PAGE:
Date: Wed, 13 Aug 1997 15:04:31 -0400
            From: WC Banta <wcbanta@american.edu>
 Organization: American University
                To: Dick and Jill Miller <DMiller@ziplink.net>
 
Thanks for the note. Regarding the observation of "highly eutrophic," I
would not put so much faith in that statement that you are surprised by
its presence in water that is less than 'highly' eutrophic. If there are
a lot of hedge words in a report of this sort, that is one of the
reasons.

You are quite right about the typo: "The species is thought to be
intolerant to pollution of all kinds and is reportedly absent from
"uncontaminated" areas," the last word should be "contaminated." Your
suggestion that filter-feeding invertebrates may contribute
substantially to the clarity of the water is probably correct. A good
deal of research has been done, for example, on the contribution of the
introduced Asian Clam, Corbicula, to increased water clarity and
reappearance of submerged aquatic vegetation in the Chesapeake area. The
jury is still out, but results look promising. If you are interested in
the topic, contact Dr. Harriette Phelps at hphelps@hers.com.

About the hazards of Asijirella: some marine gelatinous bryozoans are
known to cause a serious dermatitis and it is possible that the jelly
may affect some people. I don't know of other dangers, but if you are
planning to dine regularly on the stuff, I suggest you find an
alternative food source, because it could be toxic.

Regarding the dietary requirements of A. magnifica, it is not
necessarily the case that if the water is clear that there is not a good
deal of productivity going on. Cloudiness is evidence of a high standing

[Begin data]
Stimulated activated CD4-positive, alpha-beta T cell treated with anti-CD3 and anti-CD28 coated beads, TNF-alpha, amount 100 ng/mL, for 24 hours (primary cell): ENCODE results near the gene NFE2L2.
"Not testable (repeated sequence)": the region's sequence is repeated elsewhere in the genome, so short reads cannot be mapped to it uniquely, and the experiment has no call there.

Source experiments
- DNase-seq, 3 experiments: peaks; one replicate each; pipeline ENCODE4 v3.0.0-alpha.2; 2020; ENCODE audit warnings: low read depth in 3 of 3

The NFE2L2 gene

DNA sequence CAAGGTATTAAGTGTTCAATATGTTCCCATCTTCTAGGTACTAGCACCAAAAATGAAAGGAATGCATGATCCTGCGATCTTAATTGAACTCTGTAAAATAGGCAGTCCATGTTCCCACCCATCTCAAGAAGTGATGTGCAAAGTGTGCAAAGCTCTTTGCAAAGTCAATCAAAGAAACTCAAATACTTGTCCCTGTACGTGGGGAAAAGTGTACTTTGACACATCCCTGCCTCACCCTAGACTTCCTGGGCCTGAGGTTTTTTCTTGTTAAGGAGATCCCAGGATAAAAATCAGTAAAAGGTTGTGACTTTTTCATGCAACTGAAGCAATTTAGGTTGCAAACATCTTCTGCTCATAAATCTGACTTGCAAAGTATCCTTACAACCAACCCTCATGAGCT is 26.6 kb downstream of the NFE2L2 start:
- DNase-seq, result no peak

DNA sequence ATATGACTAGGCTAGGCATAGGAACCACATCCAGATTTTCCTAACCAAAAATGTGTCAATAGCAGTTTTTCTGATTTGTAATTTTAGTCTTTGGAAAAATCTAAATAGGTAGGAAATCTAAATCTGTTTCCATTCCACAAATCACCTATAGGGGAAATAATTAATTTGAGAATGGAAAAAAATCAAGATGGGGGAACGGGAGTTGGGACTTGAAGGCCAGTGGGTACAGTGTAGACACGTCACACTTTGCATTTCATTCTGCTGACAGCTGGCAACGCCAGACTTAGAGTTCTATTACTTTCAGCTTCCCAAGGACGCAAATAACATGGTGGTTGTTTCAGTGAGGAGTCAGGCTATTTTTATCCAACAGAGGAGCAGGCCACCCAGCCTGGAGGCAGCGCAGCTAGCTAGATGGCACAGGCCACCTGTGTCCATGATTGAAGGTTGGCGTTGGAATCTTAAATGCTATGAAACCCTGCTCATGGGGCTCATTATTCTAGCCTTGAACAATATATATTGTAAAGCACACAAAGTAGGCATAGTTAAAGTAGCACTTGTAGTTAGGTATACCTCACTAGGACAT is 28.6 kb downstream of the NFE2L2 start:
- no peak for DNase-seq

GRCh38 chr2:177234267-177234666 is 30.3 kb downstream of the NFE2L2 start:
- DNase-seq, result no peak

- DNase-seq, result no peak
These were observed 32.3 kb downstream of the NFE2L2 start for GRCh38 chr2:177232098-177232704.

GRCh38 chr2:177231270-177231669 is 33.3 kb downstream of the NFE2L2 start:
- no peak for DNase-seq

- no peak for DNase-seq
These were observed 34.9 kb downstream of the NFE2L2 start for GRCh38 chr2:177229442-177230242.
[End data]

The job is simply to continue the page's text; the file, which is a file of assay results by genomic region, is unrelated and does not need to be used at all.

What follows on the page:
stock of phytoplankton; productivity is the rate of reproduction.
Surprising productivity can take place in relatively clear waters. Water
clarity, moreover, is a relative value. On the other hand 4m secci disk
readings are pretty high for "eutrophic" fresh waters. The main growth
of the colony could have taken place earlier in the season when there
were more cells available. I seem to remember something about symbiotic
zoochlorellae in this species, which would add another complication.
Admittedly, the statement about eutrophic waters may be an
overgeneralization. If so, I can claim the error: the generalization was
assembled from literature references. By the way, there are many
hundreds of records of the animal from all over the world.

Byron Backus is a real authority on freshwater bryozoans and can give
you a better answer. Citations of some of his papers are available at
http://gurukul.ucc.american.edu/banta/BACKUS.HTML

Best wishes.
------------------------------
WC Banta, Professor of Biology
American University
Washington DC 20016-8007
202/885-2181w
301/718-4217h
202/885-6797 fax - if no answer 2182
wcbanta@american.edu or bantawc@aol.com
http://gurukul.ucc.american.edu/banta/banta.html
 
 

         Subject: Re: Moss Animals Invade Lake Cochituate
             Date: Thu, 14 Aug 1997 13:04:12 -0400
            From: WC Banta <wcbanta@american.edu>
 Organization: American University
                To: Dick and Jill Miller <DMiller@ziplink.net>

I saw your article on the bryozoans - well done. I have only one
comment.

It has not been shown that A. magnifica is an "invader" - a term used
for an organism that turns up in a place for the first time because its
propagules (eggs, etc.) got there for the first time. Since there was no
systematic survey mentioned, it could have been there all along, but not
noticed or reported until this year, when it became more abundant than
usual.
------------------------------
WC Banta, Professor of Biology
American University
Washington DC 20016-8007
202/885-2181w
301/718-4217h
202/885-6797 fax - if no answer 2182
wcbanta@american.edu or bantawc@aol.com
http://gurukul.ucc.american.edu/banta/banta.html